Redeeming Bible Villains–Jezebel
Posted by monicamynk
This post is continuing with the theme of finding redeeming traits that might make characters based on Bible villains more three-dimensional.
Of all the villains in the Bible, Jezebel is one of the most fascinating. Even among those who aren’t avid Bible readers, mention of her name conjures images of wickedness and seduction.
Her name appears in the Bible twenty times, although one refers to the Jezebel of Revelation 2:20. This Jezebel, though also a seductress, does not have quite the wicked reputation as the Old Testament queen.
When Jehu conspires to kill Joram after being annointed king of Israel, Joram asks if he’s coming in peace. Jehu answers, “What peace, as long as the harlotries and witchcraft of your mother are so many?” (II Kings 9)
Unlike Cain, to whom the Lord gave leniency, Jezebel was sentenced to death by her own servants and eaten by dogs.
I love these Old Testament stories, with all their twists, turns, and gore. But to write a Jezebel–how can she possibly have any redeeming qualities?
At first, I considered the possibility that perhaps she didn’t WANT to marry Ahab, and she might have been at least somewhat obedient there. Yet I Kings 21:25 says:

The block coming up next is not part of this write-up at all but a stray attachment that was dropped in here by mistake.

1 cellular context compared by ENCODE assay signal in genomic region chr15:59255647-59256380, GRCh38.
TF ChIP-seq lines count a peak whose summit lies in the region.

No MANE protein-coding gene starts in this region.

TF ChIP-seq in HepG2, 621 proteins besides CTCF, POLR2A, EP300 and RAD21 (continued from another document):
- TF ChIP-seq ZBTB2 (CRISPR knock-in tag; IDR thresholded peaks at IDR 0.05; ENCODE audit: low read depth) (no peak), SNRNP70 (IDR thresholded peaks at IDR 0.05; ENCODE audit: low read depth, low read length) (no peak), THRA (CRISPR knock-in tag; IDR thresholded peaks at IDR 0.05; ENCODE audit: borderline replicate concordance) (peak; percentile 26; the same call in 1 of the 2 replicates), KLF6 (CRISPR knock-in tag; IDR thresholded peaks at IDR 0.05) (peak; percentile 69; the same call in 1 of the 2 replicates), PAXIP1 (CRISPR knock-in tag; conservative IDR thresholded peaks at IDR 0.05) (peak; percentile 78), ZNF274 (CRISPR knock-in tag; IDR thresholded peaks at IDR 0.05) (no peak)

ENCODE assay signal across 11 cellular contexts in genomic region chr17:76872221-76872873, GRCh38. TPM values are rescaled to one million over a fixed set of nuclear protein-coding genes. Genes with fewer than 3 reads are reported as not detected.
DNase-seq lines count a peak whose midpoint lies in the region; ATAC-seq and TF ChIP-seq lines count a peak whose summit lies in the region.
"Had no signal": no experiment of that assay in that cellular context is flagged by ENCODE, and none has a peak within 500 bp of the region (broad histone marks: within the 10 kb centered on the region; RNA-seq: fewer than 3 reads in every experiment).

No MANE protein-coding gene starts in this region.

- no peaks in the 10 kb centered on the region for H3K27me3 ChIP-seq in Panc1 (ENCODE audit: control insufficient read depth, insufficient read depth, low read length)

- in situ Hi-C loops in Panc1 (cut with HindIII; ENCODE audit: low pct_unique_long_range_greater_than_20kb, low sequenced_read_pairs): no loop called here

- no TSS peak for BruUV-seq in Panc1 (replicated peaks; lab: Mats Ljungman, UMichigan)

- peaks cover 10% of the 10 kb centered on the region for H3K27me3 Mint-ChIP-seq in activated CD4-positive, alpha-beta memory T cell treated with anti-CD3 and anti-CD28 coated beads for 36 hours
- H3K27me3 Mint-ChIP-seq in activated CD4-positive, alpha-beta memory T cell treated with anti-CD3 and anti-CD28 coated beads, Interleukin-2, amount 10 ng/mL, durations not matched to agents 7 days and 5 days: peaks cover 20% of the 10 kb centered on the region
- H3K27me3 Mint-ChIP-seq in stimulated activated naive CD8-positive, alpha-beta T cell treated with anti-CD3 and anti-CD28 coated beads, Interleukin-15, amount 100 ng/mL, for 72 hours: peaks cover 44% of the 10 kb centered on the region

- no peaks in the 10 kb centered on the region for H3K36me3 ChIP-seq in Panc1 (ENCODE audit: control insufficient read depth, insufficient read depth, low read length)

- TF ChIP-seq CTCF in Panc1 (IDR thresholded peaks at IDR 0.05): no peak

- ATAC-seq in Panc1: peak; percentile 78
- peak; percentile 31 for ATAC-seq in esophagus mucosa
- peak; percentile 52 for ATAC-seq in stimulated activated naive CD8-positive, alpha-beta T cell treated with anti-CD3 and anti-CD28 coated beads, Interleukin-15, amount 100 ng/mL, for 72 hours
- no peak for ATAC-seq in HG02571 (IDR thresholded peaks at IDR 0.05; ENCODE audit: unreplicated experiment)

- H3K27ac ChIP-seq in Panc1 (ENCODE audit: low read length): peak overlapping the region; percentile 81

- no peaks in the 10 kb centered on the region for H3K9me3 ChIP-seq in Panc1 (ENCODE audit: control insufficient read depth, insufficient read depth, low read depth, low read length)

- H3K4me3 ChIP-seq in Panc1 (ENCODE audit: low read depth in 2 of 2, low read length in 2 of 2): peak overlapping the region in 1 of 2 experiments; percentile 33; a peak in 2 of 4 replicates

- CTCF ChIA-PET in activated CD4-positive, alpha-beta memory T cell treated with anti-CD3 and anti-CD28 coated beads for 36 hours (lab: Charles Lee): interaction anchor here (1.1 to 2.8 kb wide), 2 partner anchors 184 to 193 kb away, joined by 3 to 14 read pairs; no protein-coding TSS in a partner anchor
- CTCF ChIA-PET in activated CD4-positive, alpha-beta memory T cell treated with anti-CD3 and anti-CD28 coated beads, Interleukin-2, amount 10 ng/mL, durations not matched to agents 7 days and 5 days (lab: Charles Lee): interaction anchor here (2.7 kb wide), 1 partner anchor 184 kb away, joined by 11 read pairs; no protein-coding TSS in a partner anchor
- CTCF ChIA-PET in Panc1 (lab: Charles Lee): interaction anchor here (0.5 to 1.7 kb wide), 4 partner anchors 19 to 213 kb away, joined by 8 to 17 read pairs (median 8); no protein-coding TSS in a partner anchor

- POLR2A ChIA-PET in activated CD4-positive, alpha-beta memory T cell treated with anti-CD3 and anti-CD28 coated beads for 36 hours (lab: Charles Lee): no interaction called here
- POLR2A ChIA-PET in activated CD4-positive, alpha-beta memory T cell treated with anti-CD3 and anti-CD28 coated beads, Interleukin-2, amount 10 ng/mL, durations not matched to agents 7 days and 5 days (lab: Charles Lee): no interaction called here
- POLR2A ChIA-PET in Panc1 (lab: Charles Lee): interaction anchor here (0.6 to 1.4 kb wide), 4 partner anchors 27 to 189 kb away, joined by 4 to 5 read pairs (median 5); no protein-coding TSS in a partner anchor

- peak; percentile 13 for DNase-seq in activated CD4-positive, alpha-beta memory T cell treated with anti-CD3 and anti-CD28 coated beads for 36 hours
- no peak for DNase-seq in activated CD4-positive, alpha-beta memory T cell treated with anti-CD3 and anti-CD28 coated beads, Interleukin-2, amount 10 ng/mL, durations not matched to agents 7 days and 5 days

But there was no one like Ahab who sold himself to do wickedness in the sight of the Lord, because Jezebel his wife stirred him up.
It’s hard to picture her not enjoying being a powerful queen, manipulative and murderous. This verse has the same feel to it as Adam’s blame in Genesis–the woman made me do it!
So, admittedly, these might be a stretch, but here goes–
- She was zealous in her idolatry. In how many other instances would a woman marry a king and not be expected to adopt his faith? Especially in Bible times where women wouldn’t have had the freedoms we relish in today.
- She was effective in her evangelism. In I Kings 16:31-32, we see that Ahab not only fell into worshipping Baal, but he also built altars to worship in Samaria, which he surely knew was an atrocity to God. In this, I picture her as perhaps a smooth talker–the seductress side of her winning him over. And perhaps, that alone would be a redeeming enough quality for a Jezebel-type character, charismatic enough that readers are swept into the seduction.
- She accepted her death with dignity. Although there was no dignity in being eaten by the dogs, Jezebel did face her fate head on. Unlike the warden in The Shawshank Redemption, who ended his life in the final moment before the authorities came for him, Jezebel put on makeup and adorned her head, and waited for Jehu. She even asked him, as Ahab had, if he came in peace, knowing full well the answer.
There you have it. Redeeming qualities of Jezebel. On to the next villain!
About monicamynkI'm a Christian, wife, mother, and high school science teacher, and author of the Cavernous Trilogy and Goddess to Daughter Series.
Posted on July 11, 2014, in Uncategorized and tagged author, Baal, book, character, christian fiction, fiction, idolatry, Jezebel, novel, redeeming traits, story, three-dimensional characters, villain, write, writer, writing, young adult, zeal. Bookmark the permalink. 1 Comment.
Very interesting perspective on Jezebel.